Look­ing for the Goldilocks Zone

In sev­eral cases, democ­racy has been vir­tu­ally hi­jacked by strong­men who have used the sys­tem to gain a stran­gle­hold on power.

The Pak Banker - - 4editorial - Ir­fan Hu­sain

IN the chil­dren's fa­ble, Goldilocks finds the first bowl of por­ridge "too hot", the sec­ond "too cold", and the third "just right". Sim­i­larly, the first bed is "too hard", the sec­ond "too soft", and the third "just right". Thus, in the search for hab­it­able plan­ets out of our so­lar sys­tem, as­tronomers are on the con­stant look­out for worlds in the 'Goldilocks Zone': nei­ther too close to a star where the sur­face would be too hot for life, nei­ther too far where tem­per­a­tures would be too cold, but in the in­be­tween space where things would be "just right".

Closer to Earth, is there a 'Goldilocks Zone' for democ­racy where there is a ju­di­cious bal­ance be­tween an ef­fec­tive ex­ec­u­tive and civic rights? In short, a sys­tem which is ' just right'? Cur­rently, we have a wide range of demo­cratic mod­els, many of which scarcely qual­ify for the term. Rang­ing from the bru­tal regime run by Robert Mu­gabe in Zim­babwe to the weak, barely func­tion­ing coali­tion govern­ment in Pak­istan, there are many gov­ern­ments that are, broadly speak­ing, in the cat­e­gory of democ­ra­cies.

In sev­eral cases, democ­racy has been vir­tu­ally hi­jacked by strong­men who have used the sys­tem to gain a stran­gle­hold on power. Once sworn in, they have manipulated the in­stru­ments of author­ity to hang on more or less per­ma­nently. In our part of the world, po­lit­i­cal dy­nas­ties have taken root.

In Sri Lanka, where Pres­i­dent Mahinda Ra­japaksa is un­de­ni­ably pop­u­lar, he has placed his broth­ers and relatives in ev­ery depart­ment of the govern­ment. In the re­cent par­lia­men­tary elec­tions, his young son won a seat, and is clearly be­ing groomed for high of­fice. Hav­ing used his par­lia­men­tary ma­jor­ity to amend the con­sti­tu­tion to lift the two-term pro­vi­sion, Ra­japaksa is set to be in power for a long time. His fam­ily has just too much to lose to let go.

De­spite the aver­sion of so­phis­ti­cated Sri Lankans from Colombo to their pres­i­dent's rus­tic ways and un­abashed nepo­tism, the truth is that mil­lions of Sin­hala sup­port­ers from the hin­ter­land wor­ship him, and take lit­tle no­tice of the rapidly ac­cu­mu­lat­ing wealth of the Ra­japaksa clan. They are not overly concerned by the tram­pling of Tamil rights, or the muz­zling of the op­po­si­tion and the me­dia. They see mas­sive road-works and other in­fra­struc­ture devel­op­ment tak­ing place across the is­land, and are quite pre­pared to vote for him again. Above all, they are grate­ful to him for hav­ing ended the long, bru­tal civil war.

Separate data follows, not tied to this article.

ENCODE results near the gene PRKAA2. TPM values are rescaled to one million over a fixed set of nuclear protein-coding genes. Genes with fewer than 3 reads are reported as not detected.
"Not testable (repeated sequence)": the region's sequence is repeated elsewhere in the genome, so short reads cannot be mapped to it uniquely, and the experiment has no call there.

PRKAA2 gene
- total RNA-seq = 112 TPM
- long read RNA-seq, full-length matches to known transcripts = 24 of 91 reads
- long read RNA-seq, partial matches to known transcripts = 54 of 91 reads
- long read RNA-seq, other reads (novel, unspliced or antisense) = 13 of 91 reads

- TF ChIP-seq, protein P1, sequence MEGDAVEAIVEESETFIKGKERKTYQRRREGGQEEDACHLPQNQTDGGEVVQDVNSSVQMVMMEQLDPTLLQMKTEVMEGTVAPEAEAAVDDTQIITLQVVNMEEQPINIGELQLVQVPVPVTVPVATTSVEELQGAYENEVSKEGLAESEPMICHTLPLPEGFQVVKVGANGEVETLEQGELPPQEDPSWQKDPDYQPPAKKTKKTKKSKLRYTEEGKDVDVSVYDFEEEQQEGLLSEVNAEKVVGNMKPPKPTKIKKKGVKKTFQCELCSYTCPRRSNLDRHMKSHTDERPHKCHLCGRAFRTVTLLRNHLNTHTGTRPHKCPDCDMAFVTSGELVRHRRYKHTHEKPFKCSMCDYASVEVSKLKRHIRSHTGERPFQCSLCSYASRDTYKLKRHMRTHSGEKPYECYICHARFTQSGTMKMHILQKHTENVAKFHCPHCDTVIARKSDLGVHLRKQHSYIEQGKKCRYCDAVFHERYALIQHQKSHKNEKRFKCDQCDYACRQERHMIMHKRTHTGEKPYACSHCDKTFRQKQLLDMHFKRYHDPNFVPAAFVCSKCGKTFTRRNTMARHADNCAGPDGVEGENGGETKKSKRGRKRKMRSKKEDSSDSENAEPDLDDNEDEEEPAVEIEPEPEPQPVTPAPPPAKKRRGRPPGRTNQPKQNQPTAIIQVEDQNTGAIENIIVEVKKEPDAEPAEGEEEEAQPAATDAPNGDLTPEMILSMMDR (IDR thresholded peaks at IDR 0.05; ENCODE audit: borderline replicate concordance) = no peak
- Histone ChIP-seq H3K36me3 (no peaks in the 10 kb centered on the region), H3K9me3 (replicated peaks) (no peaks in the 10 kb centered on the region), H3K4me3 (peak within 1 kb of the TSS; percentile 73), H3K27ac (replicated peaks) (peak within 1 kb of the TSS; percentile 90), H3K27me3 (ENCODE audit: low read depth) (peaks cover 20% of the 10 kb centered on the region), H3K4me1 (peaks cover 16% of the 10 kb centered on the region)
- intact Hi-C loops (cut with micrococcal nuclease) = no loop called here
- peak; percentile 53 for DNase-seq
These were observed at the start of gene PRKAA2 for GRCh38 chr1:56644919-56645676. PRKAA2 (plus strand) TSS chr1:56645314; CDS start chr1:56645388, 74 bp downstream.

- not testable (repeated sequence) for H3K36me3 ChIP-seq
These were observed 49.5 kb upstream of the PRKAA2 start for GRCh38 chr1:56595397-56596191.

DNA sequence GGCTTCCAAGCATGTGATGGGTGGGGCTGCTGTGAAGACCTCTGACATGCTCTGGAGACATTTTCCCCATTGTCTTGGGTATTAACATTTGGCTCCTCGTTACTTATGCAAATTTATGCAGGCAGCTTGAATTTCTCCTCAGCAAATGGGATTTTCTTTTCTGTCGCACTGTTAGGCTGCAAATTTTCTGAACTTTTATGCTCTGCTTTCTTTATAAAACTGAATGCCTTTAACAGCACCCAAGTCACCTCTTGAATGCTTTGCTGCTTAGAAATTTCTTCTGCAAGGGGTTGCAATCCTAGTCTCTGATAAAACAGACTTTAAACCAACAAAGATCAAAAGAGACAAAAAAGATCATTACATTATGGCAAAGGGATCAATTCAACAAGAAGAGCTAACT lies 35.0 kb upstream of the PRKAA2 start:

So, are well-in­ten­tioned out­siders and ide­al­is­tic Sri Lankans jus­ti­fied in their crit­i­cism over hu­man rights vi­o­la­tions, and the steady drift to­wards au­thor­i­tar­ian rule? Or does this govern­ment's track record jus­tify its ab­ro­ga­tion of so many civil rights?

Then we have In­dia, the world's most pop­u­lous democ­racy which, while gen­er­at­ing im­pres­sive eco­nomic growth, also ex­hibits a ten­dency to­wards barely con­trolled chaos. In­creas­ingly, the coun­try is mov­ing to­wards a sit­u­a­tion where re­gional par­ties play a larger role in weak coali­tions at the cen­tre. Fill­ing the vac­uum are pow­er­ful cor­po­ra­tions that are writ­ing the eco­nomic agenda, buy­ing up politi­cians and me­dia out­lets in the process. In this model, an un­rep­re­sen­ta­tive cor­po­rate sec­tor, no­tion­ally an­swer­able only to its share­hold­ers, enor­mous power.

In Is­rael, the na­ture of the pro­por­tion­ate rep­re­sen­ta­tion sys­tem is vir­tu­ally guar­an­teed to pro­duce coali­tions where small, right-wing par­ties have the power to make or pull down the govern­ment. Thus, re­li­gious par­ties rep­re­sent­ing a small sec­tion of the Is­raeli elec­torate can dic­tate pol­icy on set­tle­ments and the peace process. As we saw in the 2000 pres­i­den­tial elec­tion in the USA, a few hun­dred highly ques­tion­able votes in Florida de­cided the fate of Gore's pres­i­den­tial bid, and gave us Ge­orge W Bush, de­spite the Demo­cratic con­tender polling half a mil­lion more votes than Bush.

In Bri­tain, the first-past-the­p­ost sys­tem means that the win­ning party can have less votes but more seats. De­spite much talk of re­form, the fact is that both the ma­jor par­ties are com­fort­able with a sys­tem that does not al­ways re­flect the pop­u­lar will.Then, of course, there are quasi-democ­ra­cies where dic­ta­tors like Hosni Mubarak win elec­tion af­ter elec­tion though bla­tant fraud, and main­tain an un­shak­able grip on power. In the pres­i­dency for some three decades, age and poor health have not pre­vented him from rig­ging yet an­other elec­tion. As part of a fa­mil­iar pat­tern, his son is be­ing groomed for the suc­ces­sion.

So where does the Goldilocks Zone lie? Should the ex­ec­u­tive have more pow­ers, or less. Too much could mean an un­car­ing ex­ec­u­tive that bull­dozes its way over hu­man rights, while too lit­tle could end up with a grid­locked govern­ment.

The prob­lem lies not with con­sti­tu­tions or laws, but with the lack of tol­er­ance and re­spect for the op­po­si­tion, and a will­ing­ness to con­cede power. In most Third World coun­tries, the con­cept of ac­cept­ing de­feat grace­fully is alien. Thus, while they have the trap­pings of democ­racy in the form of par­lia­ments and elec­tions, they have yet to in­ter­nalise its core val­ues.

is wield­ing

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